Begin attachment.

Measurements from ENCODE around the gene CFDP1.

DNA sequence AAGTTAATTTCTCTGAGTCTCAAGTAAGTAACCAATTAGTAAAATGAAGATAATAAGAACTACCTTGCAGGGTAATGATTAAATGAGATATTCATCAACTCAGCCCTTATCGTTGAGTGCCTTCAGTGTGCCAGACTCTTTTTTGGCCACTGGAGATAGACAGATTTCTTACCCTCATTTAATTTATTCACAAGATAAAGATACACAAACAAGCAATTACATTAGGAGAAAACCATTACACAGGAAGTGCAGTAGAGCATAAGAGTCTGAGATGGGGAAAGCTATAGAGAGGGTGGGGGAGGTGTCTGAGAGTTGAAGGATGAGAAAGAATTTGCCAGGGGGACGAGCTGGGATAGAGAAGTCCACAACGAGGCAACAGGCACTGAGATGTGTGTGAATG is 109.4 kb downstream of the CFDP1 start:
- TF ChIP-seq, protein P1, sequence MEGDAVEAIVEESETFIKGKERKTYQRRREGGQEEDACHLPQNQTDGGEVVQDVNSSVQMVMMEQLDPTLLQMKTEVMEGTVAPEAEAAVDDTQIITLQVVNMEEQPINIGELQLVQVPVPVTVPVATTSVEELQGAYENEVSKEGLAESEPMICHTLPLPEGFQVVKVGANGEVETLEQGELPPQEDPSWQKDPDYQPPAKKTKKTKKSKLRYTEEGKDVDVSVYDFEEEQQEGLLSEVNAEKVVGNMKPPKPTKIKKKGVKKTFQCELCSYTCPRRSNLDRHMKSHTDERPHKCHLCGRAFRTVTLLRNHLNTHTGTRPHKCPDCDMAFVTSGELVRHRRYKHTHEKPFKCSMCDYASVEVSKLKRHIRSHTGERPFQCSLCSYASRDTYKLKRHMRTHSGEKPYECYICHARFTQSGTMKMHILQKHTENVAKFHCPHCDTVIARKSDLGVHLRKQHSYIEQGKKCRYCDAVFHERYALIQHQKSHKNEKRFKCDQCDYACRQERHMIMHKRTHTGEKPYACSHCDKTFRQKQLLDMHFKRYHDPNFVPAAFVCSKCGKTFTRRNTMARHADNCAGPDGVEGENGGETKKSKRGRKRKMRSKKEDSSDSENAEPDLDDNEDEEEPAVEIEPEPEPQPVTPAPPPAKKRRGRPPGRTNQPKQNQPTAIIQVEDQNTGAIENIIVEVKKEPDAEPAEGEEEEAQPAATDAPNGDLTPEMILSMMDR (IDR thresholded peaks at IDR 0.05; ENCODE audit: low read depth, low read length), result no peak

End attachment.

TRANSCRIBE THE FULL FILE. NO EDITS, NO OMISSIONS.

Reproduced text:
Measurements from ENCODE around the gene CFDP1.

DNA sequence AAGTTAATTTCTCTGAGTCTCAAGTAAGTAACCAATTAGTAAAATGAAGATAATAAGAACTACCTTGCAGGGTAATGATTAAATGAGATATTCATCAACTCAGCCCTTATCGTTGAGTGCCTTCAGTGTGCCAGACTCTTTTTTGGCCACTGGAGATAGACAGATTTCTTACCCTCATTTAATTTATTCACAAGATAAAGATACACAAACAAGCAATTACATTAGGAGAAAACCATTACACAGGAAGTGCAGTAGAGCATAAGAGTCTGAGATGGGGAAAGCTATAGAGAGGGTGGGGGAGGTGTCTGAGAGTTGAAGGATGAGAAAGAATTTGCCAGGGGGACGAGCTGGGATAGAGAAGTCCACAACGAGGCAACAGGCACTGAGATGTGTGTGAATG is 109.4 kb downstream of the CFDP1 start:
- TF ChIP-seq, protein P1, sequence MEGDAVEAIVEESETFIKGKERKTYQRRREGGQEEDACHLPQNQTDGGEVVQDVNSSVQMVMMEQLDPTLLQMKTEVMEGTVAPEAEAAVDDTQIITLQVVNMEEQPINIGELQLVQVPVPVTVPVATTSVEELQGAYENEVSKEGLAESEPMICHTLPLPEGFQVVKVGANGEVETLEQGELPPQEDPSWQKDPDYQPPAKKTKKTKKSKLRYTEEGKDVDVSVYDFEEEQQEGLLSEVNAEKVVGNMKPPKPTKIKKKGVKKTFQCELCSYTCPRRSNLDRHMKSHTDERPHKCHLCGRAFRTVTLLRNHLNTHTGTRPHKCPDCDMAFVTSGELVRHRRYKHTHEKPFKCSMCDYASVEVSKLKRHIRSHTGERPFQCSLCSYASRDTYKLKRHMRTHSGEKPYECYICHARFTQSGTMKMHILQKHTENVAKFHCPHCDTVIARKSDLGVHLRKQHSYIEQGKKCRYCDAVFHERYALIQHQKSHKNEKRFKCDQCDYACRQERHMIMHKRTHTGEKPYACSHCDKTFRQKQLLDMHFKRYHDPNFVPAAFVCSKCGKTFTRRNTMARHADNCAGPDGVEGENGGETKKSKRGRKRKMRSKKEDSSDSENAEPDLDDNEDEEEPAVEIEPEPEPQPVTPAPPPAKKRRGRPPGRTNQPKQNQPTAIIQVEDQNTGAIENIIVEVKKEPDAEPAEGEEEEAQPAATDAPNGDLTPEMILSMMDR (IDR thresholded peaks at IDR 0.05; ENCODE audit: low read depth, low read length), result no peak